The documentary notes that dozens of movies were turned down by the Pentagon for similar reasons, including Good Morning Vietnam (1987) and Broken Arrow (1996): an action film that focuses on one of the more touchy subjects for the DoD, namely nuclear weapons; in this case a rogue fighter-pilot stealing two bombs. Assistance for Jarhead (2005), based on the Gulf War-themed memoir, was rejected in part because of the characters’ overt anti-Arab racism. Hollywood has no problem with anti-Arab racism, but the Pentagon doesn’t want its employees to be portrayed as racist, unless the top-brass can be seen throwing a few bad apples from the cart.
“MIND CONTROL/THE EASIEST WAY/SPONSORED BY THE C.I.A.”
Dr. Jenkins explains that the CIA is a tougher nut to crack. While the Pentagon refers in internal documents to researcher Secker as a “vexatious requester” on account of the voluminous FOIs he files, Dr. Alford had to wait eight years(!) for the Agency to reply to his requests about the CIA’s influence over the film, Argo (2012): the story of how the CIA manipulates Hollywood to ensure that the industry cooperates in the cause of national security.
Torture scenes are a big no-no for the Pentagon. Indeed, themes like drug-running and the killing of superior officers are known internally as “show-stoppers”: redlines guaranteed to get any movie contract canceled. Indeed, some movies never saw the light of day because the Pentagon withdrew support.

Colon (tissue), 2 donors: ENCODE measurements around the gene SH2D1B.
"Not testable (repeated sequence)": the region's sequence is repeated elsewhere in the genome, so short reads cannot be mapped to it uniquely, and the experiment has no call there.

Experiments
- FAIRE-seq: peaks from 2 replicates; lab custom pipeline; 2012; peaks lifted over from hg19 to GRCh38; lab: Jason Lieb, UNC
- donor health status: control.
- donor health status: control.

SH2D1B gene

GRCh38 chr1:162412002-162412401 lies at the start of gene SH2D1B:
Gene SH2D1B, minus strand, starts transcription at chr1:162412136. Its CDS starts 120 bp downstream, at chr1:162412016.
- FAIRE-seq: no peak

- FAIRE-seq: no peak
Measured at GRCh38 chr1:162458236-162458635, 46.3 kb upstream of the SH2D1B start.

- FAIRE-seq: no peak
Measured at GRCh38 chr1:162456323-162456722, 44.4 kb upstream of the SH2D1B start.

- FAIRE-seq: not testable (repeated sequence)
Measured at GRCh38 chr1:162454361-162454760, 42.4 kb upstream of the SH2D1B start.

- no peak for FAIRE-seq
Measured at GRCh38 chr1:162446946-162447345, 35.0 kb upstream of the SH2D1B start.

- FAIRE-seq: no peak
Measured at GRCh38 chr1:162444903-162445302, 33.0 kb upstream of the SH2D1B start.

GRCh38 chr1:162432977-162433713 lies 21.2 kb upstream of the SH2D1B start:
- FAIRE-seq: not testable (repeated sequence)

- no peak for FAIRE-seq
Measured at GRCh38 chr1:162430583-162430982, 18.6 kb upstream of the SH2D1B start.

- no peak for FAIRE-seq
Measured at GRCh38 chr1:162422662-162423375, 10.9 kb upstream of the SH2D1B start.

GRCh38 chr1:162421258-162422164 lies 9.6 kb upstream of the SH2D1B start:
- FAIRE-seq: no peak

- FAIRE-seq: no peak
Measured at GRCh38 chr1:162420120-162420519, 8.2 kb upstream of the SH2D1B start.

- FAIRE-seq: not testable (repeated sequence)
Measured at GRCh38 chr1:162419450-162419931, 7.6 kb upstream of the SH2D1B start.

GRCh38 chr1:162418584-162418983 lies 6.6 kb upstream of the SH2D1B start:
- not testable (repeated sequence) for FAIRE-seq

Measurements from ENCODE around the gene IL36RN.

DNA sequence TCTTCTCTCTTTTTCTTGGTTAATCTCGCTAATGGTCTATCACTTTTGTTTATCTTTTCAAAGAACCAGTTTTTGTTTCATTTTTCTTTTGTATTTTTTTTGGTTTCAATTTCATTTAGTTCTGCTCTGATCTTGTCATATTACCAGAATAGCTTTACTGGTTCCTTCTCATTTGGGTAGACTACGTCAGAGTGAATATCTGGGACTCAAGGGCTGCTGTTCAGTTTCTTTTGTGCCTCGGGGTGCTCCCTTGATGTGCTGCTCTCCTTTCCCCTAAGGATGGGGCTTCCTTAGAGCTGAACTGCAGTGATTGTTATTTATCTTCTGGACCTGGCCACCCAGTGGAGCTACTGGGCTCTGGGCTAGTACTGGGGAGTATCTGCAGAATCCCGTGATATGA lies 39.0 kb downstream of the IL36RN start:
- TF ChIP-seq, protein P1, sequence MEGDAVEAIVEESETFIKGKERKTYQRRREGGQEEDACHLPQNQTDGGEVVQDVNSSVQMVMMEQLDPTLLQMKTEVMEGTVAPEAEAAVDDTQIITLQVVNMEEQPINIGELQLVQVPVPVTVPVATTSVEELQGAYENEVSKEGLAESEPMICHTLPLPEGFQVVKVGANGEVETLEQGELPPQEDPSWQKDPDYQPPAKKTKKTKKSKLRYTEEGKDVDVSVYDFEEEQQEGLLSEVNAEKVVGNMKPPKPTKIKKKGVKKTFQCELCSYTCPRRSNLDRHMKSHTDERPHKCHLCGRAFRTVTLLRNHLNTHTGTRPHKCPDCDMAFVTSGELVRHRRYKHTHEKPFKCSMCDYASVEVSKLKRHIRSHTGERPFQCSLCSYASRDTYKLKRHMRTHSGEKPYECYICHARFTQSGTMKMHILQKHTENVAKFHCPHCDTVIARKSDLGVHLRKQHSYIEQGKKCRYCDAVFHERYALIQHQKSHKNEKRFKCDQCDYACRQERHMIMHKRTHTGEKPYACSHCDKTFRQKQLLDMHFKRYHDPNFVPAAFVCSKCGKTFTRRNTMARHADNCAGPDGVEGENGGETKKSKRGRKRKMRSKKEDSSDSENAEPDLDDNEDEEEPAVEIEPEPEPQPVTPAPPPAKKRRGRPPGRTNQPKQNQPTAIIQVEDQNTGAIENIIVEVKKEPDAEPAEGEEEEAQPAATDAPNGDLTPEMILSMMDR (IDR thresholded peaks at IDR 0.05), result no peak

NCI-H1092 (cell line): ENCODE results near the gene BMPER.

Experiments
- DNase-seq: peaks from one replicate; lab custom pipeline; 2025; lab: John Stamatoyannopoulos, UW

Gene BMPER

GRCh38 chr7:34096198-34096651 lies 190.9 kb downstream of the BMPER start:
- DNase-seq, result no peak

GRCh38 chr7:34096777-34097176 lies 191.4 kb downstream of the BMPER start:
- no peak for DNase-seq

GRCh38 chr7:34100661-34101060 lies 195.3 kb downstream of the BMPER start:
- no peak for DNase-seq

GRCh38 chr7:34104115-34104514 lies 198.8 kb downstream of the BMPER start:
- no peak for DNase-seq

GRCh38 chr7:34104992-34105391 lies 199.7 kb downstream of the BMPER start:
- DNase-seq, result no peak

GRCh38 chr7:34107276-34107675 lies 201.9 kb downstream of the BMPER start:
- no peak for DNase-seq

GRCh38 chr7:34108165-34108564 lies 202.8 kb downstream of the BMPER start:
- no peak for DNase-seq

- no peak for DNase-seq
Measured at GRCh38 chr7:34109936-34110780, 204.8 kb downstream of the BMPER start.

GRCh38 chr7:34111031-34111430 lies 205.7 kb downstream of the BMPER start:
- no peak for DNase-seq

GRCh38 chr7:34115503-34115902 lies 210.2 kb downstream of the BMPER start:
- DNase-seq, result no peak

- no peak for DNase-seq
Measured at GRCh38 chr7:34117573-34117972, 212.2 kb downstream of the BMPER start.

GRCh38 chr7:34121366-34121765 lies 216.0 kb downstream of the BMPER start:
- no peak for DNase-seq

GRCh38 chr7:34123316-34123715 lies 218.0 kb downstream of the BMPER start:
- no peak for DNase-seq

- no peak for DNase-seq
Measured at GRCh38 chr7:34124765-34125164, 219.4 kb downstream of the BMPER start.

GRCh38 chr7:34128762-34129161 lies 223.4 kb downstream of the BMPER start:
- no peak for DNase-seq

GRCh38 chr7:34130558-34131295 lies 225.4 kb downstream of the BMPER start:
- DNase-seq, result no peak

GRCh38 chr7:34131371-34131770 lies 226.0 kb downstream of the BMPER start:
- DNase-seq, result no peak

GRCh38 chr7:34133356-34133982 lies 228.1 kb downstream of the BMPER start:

When the Bush administration was openly torturing alleged terror “suspects” as part of its fake “war on terror,” the agenda shifted to damage control. On screen, torture was no longer taboo but a necessary plot device. Jenkins notes the influence of the CIA on films and shows like 24 (2001-14), Homeland (2011-20), and Zero Dark Thirty (2012), in which torture is praised as a necessary way to catch the bad guys.
By now, over 2,500 Hollywood movies and television shows, including cookery programs like Cupcake Wars (2009-18), are influenced at one level or another by the DoD.
Criticisms of the documentary are as follows.
It would have been good to explore whether the influence of the DoD has contributed to the decline in quality of Hollywood cinema in recent decades, to the point where much of the industry’s output is puerile to the point of being unwatchable. The modern American economy is based on the hi-tech transfer from Pentagon-developed gadgets (like computers) to monopolies (like Microsoft), so it would have also been good to have had some deeper analysis of why the US Empire places so much emphasis on militarism, as opposed to so-called “soft power.”
Finally, it is a little tragic that the documentary does what it exposes Hollywood for doing: it dehumanizes victims of US imperial aggression. Dr. Stahl interviews US war veterans, but not Afghans or Iraqis. He denounces the “staggering legacy of human suffering” wrought on the Middle East and Central Asia over the last two decades, but presents death-tolls as literal numbers. No victims are identified or named.
In conclusion, Theaters of War is definitely worth a look for those not familiar with Secker and Alford’s works. For those familiar with their works, and the works of the other academics featured, it serves as a worthy companion piece.